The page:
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Firewall Topologies

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In this section we are going to talk about the different ways a firewall can be set up. Depending on your needs, you can have a very simple firewall setup which will provide enough protection for your personal computer or small network, or you can choose a more complicated setup which will provide more protection and security.

Let's have a look starting from the simple solutions, and then move on to the more complicated ones. Just keep in mind we are not talking about a firewall which is only a piece of software which runs on the same computer you use to connect to the internet and do your work, but we are talking about a physical computer which is a dedicated firewall.

A Simple Dual-Homed Firewall

The dual-homed firewall is one of the simplest and possibly most common way to use a firewall. The Internet comes into the firewall directly via a dial-up modem (like me :) ) or through some other type of connection like an ISDN line or cable modem. You can't have a DMZ (See the DMZ page for more info) in this type of a configuration.


The firewall takes care of passing packets that pass its filtering rules between the internal network and the Internet, and vice versa. It may use IP masquerading and that's all it does. This is known as a dual-homed host. The two "homes" refer to the two networks that the firewall machine is part of - one interface connected to the outside home, and the other connected to the inside home.

This particular setup has the advantage of simplicity and if your Internet connection is via a modem and you have only one IP address, it's what you're probably going to have to live with unless you create a more complex network like the one we are going to talk about.

A Two-Legged Network with a Full Exposed DMZ

In this more advanced configuration, shown in the picture below, the router that connects to the outside work is connected to a hub (or switch).


Machines that want direct access to the outside world, unfiltered by the firewall, connect to this hub. One of the firewall's network adapters also connects to this hub. The other network adapter connects to the internal hub. Machines that need to be protected by the firewall need to connect to this hub. Any of these hubs could be replaced with switches for added security and speed, and it would be more effective to use a switch for the internal hub.

There are good things about the exposed DMZ configuration. The firewall needs only two network cards. This simplifies the configuration of the firewall. Additionally, if you control the router you have access to a second set of packet-filtering capabilities. Using these, you can give your DMZ some limited protection completely separate from your firewall.

On the other hand, if you don't control the router, your DMZ is totally exposed to the Internet. Hardening a machine enough to live in the DMZ without getting regularly compromised can be tricky.

The exposed DMZ configuration depends on two things: 1) an external router, and 2) multiple IP addresses.

If you connect via PPP (modem dial-up), or you don't control your external router, or you want to masquerade your DMZ, or you have only 1 IP address, you'll need to do something else.There are two straightforward solutions to this, depending on your particular problem.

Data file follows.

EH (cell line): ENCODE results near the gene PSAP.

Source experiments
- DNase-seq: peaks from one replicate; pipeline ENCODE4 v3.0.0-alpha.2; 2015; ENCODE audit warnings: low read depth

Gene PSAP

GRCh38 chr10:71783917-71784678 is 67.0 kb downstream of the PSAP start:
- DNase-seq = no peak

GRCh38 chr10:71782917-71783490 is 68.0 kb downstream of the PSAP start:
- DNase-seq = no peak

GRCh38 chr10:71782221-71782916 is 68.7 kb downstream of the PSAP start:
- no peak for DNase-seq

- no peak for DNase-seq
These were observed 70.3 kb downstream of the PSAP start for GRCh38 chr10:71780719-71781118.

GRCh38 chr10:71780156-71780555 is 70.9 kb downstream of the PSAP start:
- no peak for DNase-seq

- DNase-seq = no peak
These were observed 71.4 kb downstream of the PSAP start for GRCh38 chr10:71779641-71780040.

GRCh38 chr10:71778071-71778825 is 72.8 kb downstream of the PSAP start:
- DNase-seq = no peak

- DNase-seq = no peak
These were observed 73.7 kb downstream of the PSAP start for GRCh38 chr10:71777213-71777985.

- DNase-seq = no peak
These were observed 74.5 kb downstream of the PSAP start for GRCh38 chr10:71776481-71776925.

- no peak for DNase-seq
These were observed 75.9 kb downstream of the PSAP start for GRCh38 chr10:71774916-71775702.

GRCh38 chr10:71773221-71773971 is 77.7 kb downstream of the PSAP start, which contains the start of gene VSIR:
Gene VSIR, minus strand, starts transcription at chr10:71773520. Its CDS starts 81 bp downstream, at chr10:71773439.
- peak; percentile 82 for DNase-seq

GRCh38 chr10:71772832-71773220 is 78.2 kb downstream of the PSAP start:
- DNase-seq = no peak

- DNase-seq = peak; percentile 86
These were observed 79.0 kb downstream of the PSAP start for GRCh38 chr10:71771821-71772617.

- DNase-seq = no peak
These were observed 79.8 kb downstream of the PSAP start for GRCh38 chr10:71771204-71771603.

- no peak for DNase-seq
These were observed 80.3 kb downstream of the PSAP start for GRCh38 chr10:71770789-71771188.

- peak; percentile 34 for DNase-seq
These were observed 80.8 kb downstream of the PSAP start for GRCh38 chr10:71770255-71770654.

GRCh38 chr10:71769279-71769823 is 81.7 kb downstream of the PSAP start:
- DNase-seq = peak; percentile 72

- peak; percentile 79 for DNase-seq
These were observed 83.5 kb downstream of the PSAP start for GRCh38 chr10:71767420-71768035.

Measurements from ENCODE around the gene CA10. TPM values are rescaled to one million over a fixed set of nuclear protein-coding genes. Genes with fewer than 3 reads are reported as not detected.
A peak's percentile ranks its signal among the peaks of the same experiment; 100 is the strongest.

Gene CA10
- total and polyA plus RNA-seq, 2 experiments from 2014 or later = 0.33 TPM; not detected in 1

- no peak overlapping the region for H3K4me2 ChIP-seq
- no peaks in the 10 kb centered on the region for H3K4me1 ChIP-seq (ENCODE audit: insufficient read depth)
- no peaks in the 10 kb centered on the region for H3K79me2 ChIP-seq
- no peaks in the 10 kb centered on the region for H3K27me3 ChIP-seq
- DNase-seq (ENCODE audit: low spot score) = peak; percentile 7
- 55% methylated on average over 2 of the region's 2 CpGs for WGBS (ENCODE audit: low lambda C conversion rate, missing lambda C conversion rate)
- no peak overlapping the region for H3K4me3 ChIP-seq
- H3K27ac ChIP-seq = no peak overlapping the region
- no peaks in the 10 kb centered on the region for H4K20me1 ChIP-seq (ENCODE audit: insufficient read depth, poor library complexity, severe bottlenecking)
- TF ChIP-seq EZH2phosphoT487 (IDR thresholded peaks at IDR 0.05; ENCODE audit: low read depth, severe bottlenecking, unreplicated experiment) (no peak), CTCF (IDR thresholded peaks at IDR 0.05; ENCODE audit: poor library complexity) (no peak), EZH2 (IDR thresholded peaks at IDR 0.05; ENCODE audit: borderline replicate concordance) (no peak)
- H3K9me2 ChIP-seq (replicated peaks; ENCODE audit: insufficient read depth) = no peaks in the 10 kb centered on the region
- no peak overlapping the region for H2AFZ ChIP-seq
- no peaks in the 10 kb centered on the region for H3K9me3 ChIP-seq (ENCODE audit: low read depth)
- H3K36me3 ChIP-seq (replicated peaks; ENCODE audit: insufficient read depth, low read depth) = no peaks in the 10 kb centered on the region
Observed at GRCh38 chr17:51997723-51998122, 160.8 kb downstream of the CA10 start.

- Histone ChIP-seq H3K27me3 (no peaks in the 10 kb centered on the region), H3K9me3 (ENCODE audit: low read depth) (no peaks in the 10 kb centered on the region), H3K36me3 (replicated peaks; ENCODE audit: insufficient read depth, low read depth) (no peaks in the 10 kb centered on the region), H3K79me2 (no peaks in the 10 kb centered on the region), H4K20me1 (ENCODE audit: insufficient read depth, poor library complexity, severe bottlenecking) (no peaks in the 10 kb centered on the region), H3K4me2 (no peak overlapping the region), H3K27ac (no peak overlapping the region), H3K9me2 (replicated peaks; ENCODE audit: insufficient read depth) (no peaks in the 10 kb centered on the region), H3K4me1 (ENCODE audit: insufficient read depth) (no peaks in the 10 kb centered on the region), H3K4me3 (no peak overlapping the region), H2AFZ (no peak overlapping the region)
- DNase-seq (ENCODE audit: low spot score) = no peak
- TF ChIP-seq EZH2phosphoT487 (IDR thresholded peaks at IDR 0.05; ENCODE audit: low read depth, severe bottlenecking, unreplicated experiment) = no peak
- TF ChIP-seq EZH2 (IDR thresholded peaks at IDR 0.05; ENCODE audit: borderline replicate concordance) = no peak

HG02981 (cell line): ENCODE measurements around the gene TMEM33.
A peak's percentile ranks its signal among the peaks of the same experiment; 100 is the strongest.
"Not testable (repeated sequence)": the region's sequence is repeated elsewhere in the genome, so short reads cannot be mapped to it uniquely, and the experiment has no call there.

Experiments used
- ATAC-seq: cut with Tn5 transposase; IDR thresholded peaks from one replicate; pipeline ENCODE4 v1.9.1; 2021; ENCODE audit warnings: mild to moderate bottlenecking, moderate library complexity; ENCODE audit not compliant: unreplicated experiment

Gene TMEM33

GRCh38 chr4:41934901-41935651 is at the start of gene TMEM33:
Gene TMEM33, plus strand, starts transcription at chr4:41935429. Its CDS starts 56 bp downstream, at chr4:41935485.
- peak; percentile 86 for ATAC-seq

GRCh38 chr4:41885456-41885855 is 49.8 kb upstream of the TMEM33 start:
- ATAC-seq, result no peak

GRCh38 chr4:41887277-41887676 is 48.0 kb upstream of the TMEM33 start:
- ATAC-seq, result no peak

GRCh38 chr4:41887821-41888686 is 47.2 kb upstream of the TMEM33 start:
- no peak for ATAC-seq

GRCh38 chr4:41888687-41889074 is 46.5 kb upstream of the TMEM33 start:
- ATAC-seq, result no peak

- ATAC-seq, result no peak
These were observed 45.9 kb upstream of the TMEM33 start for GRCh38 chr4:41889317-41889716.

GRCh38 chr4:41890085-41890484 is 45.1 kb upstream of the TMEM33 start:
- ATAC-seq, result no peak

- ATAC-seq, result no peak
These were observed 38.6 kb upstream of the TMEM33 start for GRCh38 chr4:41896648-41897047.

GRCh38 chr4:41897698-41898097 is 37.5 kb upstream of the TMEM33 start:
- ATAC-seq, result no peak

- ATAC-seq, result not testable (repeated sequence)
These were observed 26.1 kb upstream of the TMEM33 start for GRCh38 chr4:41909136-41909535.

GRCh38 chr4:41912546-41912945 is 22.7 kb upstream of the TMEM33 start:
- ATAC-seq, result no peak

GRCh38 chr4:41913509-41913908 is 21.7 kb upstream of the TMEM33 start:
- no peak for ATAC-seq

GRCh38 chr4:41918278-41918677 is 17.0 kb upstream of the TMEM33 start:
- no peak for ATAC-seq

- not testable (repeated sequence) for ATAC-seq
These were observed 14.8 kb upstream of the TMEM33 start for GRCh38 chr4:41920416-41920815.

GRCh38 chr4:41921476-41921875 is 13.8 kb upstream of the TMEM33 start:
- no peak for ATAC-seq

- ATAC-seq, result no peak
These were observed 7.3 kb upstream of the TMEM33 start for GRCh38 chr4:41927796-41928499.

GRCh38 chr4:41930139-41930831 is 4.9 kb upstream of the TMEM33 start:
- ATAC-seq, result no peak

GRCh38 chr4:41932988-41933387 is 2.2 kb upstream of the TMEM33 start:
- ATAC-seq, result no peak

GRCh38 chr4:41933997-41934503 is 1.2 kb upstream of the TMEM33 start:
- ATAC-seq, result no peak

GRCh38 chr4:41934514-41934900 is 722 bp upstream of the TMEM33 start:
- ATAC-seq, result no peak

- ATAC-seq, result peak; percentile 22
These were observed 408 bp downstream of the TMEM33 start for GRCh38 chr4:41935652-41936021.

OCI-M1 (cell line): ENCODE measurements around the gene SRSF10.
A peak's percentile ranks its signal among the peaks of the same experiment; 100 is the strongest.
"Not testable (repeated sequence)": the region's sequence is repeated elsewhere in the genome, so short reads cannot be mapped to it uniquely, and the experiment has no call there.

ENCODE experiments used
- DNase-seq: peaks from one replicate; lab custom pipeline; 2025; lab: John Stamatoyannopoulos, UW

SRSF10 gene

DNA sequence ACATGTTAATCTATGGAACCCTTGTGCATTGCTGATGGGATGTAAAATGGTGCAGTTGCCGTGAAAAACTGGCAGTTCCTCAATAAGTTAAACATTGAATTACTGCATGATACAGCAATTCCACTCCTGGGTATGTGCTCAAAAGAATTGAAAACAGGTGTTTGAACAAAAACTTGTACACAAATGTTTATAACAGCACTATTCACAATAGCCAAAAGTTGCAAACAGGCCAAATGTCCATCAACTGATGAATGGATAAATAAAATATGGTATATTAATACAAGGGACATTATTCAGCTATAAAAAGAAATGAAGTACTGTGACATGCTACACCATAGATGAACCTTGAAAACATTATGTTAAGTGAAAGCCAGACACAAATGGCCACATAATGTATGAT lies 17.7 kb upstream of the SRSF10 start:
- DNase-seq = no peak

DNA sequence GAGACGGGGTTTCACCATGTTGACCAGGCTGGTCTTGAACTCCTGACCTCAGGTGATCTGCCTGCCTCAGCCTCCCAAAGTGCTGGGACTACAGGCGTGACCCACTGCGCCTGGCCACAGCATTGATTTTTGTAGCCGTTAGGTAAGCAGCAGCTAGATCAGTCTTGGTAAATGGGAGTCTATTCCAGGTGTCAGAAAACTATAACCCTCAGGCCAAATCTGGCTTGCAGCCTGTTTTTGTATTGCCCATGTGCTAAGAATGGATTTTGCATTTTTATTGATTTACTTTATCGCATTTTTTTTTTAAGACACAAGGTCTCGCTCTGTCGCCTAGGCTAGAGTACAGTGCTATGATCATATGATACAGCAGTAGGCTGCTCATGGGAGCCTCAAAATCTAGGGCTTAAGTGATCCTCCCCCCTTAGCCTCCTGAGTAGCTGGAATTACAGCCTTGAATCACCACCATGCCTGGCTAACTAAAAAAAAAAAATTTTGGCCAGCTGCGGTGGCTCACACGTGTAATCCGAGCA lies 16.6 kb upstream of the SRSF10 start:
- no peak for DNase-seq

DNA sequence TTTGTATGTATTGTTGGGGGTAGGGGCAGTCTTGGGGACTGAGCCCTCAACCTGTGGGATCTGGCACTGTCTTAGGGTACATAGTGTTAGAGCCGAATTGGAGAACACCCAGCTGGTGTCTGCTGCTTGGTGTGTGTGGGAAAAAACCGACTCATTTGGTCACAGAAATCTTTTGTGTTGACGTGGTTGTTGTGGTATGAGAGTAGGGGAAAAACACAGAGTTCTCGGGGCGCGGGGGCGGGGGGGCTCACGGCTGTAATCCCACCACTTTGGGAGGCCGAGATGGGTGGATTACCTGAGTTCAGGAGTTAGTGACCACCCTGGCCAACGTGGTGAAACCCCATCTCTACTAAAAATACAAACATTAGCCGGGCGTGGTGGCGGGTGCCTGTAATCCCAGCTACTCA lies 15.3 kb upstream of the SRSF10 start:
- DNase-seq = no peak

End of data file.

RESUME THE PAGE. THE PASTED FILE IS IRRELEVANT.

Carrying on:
One solution is to build a second router/firewall. This is useful if you're connecting via PPP. One machine is the exterior router/ firewall (Firewall No.1). This machine is responsible for creating the PPP connection and controls the access to our DMZ zone. The other firewall (Firewall No.2) is a standard dual-homed host just like the one we spoke about at the beginning of the page, and its job is to protect the internal network. This is identical to the situation of a dual homed firewall where your PPP machine is the local exterior router.

The other solution is to create a three-legged firewall, which is what we are going to talk about next.

The Three-Legged Firewall

This means you need an additional network adapter in your firewall box for your DMZ. The firewall is then configured to route packets between the outside world and the DMZ differently than between the outside world and the internal network. This is a useful configuration, and I have seen many of our customers using it.


The three-legged setup can also give you the ability to have a DMZ if you're stuck with the simple topology outlined first (dual homed firewall). Replace "router" with "modem," and you can see how this is similar to the simple topology (dual homed firewall), but with a third leg stuck on the side :)

If you're being forced or have chosen to IP masquerade, you can masquerade the machine or machines in the DMZ too, while keeping them functionally separate from protected internal machines. People who have cable modems or static PPP connections can use this system to run various servers within a DMZ as well as an entire internal network off a single IP address. It's a very economic solution for small businesses or home offices.

The primary disadvantage to the three-legged firewall is the additional complexity. Access to and from the DMZ and to and from the internal network is controlled by one large set of rules. It's pretty easy to get these rules wrong if you're not careful !

On the other hand, if you don't have any control over the Internet router, you can exert a lot more control over traffic to and from the DMZ this way. It's good to prevent access into the DMZ if you can.

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